The happy hour deals are definitely a huge difference from LA, not to be missed. Many expensive, well-regarded restaurants like Paley's Place invariably have a happy hour that gives you a taste of their cooking for $20 instead of $60 and that's pretty wonderful. They tend to end early (6pm) and start up again around 10pm, but the cost is so much lower for high quality hipster cooking than anything that's widely available in LA. I love the happy hour at Little Bird (sister restaurant to Le Pigeon) but really, there are so, so many others worth researching.

I found Nong's KMG underwhelming. I prefer Rama Thai's version (in Beaverton). In general, I'd say stay away from Asian food as there are so many better and less dumbed-down options in LA, and at cheaper prices.

One thing that's very popular is a focus on making vegetables really delicious. The (expensive) salads at Ava Gene's were truly magnificent. I understand Ox also makes some pretty wonderful vegetables, though I haven't yet been.

Screen Door's fried chicken was truly magnificent. I'd go for that, but remember many places refuse to take reservations (which is part of the anti-elitist vein that Portland holds dear) so you'll be standing in line at 5:00pm with a bunch of other people, waiting for that glorious chicken.

Mr Taster

2 days ago
Mr Taster in Metro Portland

Will Chowhound ever be a major player in food reviews and discussion

No. The first amendment prevents the government from arresting you for the things you say.

It has nothing to do with how a private website administers it's rules of conduct.

Mr Taster

Apr 30, 2015
Mr Taster in Site Talk

Where can I find actually good coffee in PDX?

I'd like to add that I've found a place right next door to my office-- Caffe Umbria makes a truly lovely, enjoyable, complex, solidly medium roasted coffee with all kinds of lovely caramel notes. It's beautiful stuff.

Just looked them up for the first time and see that they're based in Seattle, which makes sense, since they're still solidly positioned on, as far as I'm concerned, the "good coffee" bandwagon :)

Mr Taster

Apr 22, 2015
Mr Taster in Metro Portland

SAN MARZANO (DOP) TOMATOES. What's the big deal?

Of course it always comes down to individual taste, but that is not a useful thing to contribute because all it does is serve to shut down conversation.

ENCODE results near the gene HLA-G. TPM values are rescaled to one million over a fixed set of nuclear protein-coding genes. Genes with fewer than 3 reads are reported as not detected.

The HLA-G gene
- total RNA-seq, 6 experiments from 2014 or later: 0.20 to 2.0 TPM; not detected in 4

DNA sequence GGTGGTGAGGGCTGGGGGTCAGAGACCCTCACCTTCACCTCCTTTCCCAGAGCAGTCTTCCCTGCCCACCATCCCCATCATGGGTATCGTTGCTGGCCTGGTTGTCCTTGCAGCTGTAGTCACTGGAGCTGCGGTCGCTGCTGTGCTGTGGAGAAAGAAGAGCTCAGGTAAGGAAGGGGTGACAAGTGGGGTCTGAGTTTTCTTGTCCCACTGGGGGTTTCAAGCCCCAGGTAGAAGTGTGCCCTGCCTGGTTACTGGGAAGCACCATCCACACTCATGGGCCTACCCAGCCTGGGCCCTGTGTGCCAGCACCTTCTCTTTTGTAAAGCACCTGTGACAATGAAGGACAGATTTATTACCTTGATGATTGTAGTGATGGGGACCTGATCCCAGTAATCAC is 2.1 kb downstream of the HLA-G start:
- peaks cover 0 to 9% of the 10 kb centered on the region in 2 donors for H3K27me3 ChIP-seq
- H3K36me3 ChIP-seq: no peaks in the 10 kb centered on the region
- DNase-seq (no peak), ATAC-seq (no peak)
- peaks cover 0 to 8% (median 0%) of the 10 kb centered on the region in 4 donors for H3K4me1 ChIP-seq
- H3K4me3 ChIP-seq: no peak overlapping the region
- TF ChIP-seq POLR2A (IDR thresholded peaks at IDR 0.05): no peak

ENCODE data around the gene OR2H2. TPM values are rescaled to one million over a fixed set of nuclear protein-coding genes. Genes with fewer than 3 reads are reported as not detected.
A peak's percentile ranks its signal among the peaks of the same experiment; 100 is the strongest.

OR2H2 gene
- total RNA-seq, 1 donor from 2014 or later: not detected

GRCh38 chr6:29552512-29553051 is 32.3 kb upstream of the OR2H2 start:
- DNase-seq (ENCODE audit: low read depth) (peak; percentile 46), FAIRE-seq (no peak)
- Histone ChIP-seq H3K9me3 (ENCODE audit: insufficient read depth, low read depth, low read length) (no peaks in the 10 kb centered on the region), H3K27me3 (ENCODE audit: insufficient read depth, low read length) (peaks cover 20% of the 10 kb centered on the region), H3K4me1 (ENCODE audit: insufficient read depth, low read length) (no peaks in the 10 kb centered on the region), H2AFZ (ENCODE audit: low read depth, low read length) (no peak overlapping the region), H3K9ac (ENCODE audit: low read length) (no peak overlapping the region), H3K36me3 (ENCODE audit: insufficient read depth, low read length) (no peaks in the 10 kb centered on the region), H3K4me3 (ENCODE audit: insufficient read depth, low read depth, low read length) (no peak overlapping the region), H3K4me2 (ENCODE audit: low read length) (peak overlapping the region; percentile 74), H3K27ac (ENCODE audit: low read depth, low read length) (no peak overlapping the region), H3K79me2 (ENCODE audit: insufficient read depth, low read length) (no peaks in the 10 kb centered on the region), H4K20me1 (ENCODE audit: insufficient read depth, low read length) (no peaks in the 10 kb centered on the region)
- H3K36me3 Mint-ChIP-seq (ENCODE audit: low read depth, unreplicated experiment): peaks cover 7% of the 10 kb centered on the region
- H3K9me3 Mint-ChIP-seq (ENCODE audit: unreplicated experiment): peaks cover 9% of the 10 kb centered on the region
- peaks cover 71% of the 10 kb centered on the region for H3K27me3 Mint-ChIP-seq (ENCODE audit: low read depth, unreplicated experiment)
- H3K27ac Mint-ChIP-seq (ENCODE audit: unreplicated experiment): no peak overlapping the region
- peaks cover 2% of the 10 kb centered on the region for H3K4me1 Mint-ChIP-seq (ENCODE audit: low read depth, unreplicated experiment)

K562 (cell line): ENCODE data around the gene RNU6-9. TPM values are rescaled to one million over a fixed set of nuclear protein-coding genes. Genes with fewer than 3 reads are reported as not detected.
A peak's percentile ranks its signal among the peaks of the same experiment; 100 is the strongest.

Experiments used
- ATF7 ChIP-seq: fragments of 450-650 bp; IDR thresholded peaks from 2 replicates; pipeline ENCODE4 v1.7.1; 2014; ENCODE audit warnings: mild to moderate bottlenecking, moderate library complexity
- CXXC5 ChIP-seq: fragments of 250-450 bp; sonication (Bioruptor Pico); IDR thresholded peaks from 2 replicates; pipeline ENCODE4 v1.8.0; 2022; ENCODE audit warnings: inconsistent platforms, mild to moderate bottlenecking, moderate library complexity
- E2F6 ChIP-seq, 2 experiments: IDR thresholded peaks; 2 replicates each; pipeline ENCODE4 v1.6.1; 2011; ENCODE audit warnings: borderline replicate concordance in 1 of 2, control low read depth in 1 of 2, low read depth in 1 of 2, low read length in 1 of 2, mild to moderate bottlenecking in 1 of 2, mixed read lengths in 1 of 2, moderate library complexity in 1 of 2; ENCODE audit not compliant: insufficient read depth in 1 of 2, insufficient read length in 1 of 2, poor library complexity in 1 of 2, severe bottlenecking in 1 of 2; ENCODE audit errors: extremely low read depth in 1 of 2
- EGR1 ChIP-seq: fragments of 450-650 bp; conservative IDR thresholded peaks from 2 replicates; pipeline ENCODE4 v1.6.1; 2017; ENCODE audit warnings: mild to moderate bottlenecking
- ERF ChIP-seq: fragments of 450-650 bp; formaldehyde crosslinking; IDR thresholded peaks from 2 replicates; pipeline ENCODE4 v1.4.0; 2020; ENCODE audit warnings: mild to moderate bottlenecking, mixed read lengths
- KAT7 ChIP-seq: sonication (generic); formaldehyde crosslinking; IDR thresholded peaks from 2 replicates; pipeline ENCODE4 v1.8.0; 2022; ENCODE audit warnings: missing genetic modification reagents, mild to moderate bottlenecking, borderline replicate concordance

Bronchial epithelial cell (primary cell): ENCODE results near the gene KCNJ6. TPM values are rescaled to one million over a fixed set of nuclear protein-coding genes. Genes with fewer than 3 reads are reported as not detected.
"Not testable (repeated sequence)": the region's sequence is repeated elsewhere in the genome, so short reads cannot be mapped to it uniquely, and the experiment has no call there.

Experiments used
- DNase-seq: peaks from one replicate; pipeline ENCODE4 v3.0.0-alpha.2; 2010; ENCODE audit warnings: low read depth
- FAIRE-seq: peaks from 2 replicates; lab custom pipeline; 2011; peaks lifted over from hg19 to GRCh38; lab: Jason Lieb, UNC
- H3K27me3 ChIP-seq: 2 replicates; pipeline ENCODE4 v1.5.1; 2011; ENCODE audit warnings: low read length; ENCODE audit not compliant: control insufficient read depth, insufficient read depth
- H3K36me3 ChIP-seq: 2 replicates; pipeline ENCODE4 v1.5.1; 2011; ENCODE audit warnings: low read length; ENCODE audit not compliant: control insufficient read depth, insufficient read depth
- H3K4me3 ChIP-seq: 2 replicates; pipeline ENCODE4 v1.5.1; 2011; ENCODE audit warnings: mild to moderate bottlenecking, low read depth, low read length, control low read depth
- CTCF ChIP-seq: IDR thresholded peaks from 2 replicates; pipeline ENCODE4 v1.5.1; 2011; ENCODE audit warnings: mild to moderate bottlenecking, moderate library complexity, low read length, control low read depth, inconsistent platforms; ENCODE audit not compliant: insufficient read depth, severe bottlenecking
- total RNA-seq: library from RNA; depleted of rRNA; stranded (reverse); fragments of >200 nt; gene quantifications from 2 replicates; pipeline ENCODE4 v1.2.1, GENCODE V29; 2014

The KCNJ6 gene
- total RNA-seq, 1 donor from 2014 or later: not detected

The discussion is still worth having because it is interesting, not because it will provide rigorous scientific proof. We're not curing cancer here, after all.

Mr Taster

Apr 20, 2015
Mr Taster in General Topics

SAN MARZANO (DOP) TOMATOES. What's the big deal?

Of course it always comes down to individual taste, but that is not a useful thing to contribute because all it does is serve to shut down conversation. This is an Internet food discussion board, after all- not the American Journal of Chemistry.

The discussion is still worth having because it is interesting, not because it will provide rigorous scientific proof. We're not curing cancer here, after all.

Mr Taster

Apr 20, 2015
Mr Taster in General Topics

Will Chowhound ever be a major player in food reviews and discussion

Hi Chowser.

You might like to read this suggestion I made a year and a half ago that would have greatly benefited people like you and me, who take real time to research on Chowhound.

http://chowhound.chow.com/topics/917598

Mr Taster

Apr 16, 2015
Mr Taster in Site Talk
1

FINALLY... a real, honest-to-Hashem method for making real lower east side SALT FERMENTED KOSHER DILL PICKLES, as directed by Moe, a 90+ year old former pickle master

This post is long and unwieldy at this point, but I think I mentioned somewhere that yes, you can pickle other vegetables. Sauerkraut, after all, is just shredded cabbage and salt, plus time. No brine required. The only thing to take into account is how much water the vegetable Will give off, because if you use this brine recipe with a very watery vegetable, the brine will dilute and not ferment the vegetable properly.

So yes, you can do it. But this recipe for brine will not work with every vegetable out there.

Mr Taster

Apr 14, 2015
Mr Taster in Home Cooking

Hover over avatars - no longer enlarges

Has he been getting married for the last four months? Cut that's how long I've been waiting for an update.

http://chowhound.chow.com/topics/9869...

Mr Taster

Apr 10, 2015
Mr Taster in Site Talk